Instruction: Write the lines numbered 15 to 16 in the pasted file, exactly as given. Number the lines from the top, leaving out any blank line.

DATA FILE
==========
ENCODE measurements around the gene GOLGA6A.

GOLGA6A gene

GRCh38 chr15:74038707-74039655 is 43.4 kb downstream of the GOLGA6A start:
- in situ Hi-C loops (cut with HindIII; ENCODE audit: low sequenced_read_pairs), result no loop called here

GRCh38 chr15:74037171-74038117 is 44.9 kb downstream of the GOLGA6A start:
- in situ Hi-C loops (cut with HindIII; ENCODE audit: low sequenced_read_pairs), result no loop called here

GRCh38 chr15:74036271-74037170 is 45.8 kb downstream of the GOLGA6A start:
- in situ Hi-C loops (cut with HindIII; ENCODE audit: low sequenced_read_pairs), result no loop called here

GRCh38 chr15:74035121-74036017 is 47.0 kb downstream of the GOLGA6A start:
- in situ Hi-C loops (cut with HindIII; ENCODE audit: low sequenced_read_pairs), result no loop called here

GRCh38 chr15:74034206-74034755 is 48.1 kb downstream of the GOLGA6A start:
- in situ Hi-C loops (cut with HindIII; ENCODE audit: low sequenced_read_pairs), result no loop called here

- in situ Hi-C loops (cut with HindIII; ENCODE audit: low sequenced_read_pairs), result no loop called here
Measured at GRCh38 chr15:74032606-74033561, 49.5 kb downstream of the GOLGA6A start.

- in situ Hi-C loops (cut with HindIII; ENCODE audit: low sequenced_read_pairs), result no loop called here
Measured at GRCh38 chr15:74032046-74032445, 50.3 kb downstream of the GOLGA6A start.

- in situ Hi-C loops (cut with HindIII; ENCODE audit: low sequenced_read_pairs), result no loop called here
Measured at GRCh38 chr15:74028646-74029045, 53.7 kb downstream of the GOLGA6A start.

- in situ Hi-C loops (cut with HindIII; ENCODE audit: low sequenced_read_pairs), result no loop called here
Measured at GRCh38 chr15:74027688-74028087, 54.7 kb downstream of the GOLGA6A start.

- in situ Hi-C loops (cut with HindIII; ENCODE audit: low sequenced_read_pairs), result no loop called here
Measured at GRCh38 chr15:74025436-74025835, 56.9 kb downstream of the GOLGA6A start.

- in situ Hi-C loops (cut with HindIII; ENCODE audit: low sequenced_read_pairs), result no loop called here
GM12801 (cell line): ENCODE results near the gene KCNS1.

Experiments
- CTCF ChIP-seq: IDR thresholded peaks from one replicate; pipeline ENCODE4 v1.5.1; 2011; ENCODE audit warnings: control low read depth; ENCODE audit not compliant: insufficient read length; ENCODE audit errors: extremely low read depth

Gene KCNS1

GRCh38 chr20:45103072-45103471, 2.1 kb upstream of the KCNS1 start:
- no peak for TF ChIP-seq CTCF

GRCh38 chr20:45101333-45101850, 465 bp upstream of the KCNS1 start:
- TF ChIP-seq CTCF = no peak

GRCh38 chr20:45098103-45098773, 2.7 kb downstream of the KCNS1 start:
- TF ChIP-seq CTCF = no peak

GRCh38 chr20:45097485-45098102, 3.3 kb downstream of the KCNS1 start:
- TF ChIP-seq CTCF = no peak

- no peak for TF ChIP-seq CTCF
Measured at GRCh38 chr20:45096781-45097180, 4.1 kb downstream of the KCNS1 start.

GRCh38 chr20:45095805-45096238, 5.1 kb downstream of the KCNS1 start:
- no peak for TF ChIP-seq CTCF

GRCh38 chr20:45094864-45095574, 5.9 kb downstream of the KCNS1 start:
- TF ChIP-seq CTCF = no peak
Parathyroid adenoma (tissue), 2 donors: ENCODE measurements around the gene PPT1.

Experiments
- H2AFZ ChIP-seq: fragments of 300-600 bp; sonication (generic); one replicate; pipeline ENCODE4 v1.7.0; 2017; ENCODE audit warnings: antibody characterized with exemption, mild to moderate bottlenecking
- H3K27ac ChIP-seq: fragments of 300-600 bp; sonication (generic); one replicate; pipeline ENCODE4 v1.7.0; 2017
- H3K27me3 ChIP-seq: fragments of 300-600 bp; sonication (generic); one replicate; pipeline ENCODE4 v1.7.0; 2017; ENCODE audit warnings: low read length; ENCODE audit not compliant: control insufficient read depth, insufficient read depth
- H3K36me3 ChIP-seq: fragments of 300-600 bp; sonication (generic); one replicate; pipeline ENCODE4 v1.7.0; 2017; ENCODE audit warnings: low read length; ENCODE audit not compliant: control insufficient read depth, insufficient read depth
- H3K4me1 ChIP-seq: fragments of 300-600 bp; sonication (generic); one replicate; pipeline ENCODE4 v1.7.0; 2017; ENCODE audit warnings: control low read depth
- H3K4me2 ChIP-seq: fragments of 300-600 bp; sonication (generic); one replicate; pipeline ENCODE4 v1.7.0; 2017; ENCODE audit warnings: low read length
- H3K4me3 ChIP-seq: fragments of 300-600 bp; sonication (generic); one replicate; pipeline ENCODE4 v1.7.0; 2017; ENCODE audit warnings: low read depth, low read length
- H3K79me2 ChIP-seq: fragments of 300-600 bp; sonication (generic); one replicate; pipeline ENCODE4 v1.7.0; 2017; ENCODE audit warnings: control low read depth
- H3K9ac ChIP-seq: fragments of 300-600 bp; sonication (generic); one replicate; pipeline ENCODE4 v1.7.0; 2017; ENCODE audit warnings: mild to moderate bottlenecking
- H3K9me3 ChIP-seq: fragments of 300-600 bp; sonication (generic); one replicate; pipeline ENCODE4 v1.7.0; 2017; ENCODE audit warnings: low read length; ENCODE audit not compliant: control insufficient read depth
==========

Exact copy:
- in situ Hi-C loops (cut with HindIII; ENCODE audit: low sequenced_read_pairs), result no loop called here
Measured at GRCh38 chr15:74032046-74032445, 50.3 kb downstream of the GOLGA6A start.